Lab studies with triclosan suggest it can randomly generate mutations in bacteria.13 This will likely lead to increasing antibiotic resistance in bacteria, creating “superbugs” and decreasing the effectiveness of antibiotics.
Why was triclosan (one of 19 active ingredients) banned in soaps by the FDA?
The FDA banned triclosan and other ingredients from soaps, because there is no compelling evidence the ingredients are safe.1 In 2013, the FDA asked manufacturers to submit evidence that antibacterial ingredients are safe for long-term use and more effective than regular soap at reducing the spread of germs. Neither was proven. Resulting research suggested triclosan and similar agents might be harmful.
“Consumers may think antibacterial washes are more effective at preventing the spread of germs, but we have no scientific evidence that they are any better than plain soap and water,” said Dr. Janet Woodcock, director of the FDA’s Centre for Drug Evaluation and Research in a press release.1
While triclosan is useful in medical settings to protect against bacteria like MRSA, it is not necessary in consumer soaps. So, this ban applies to consumer products, not to antibacterial soaps used in hospitals and food service settings. Products not under the purview of the FDA (like toys, furniture, apparel) are not subject to the ban.
What is Canada’s response?
Health Canada has restricted the amounts of triclosan in mouthwash and personal care products, but has not banned the chemical.2 While concentration limits of triclosan are low (0.03% in mouthwashes, 0.3% in cosmetics),5 even these small amounts will bioaccumulate in our aquatic ecosystems.
The Canadian government has announced that triclosan is not hazardous to human health, but has declared it toxic under the Environmental Protection Act because of its negative effect on aquatic organisms. Environment Canada has flagged triclosan for future assessment.6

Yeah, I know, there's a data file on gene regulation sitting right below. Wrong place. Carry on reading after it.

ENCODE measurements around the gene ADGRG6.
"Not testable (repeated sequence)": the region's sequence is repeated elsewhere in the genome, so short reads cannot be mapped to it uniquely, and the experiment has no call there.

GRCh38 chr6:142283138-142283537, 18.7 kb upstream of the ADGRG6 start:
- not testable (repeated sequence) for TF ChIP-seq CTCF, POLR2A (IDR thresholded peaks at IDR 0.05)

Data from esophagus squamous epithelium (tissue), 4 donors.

Health Canada has said, “The health and safety of Canadians is of utmost importance… The government will continue to monitor new scientific evidence related to triclosan and will take further action if warranted.”
Canada does plan to introduce measures to limit the release of triclosan from consumer products into waterways.6 But this may prove more challenging as this requires manufacturers to develop plans and upgrade for waste-treatment equipment – a costly endeavor.
Many environmentalists and scientists are pushing for Canada to implement a ban of these chemicals in consumer products. In the meantime, should we, as Canadian consumers, refrain from buying antibacterial soaps?
“It really should not be left to the consumers to try to avoid these products, especially given that there is very little benefit to using them,” says Fe de Leon, Canadian Environmental Law Association researcher.7
Triclosan laboratory studies
- Feng, Y.et al. PLoS ONE 11(5).
- Yueh, M. F. et al. Proc Natl Acad Sci U S A 2014, 111(48), 17200.
- Gee, R. H. et al. Appl. Toxicol. 2008, 28, 78.
- Calafat, A. M. et al. Health Perspect. 2008, 116(3), 303.
- Ricart, M. et al. Toxicol. 2010, 100(4), 346.
- Pycke, B. F. G. et al. Appl. Environ. Mircobiol. 2010, 76(10), 3116.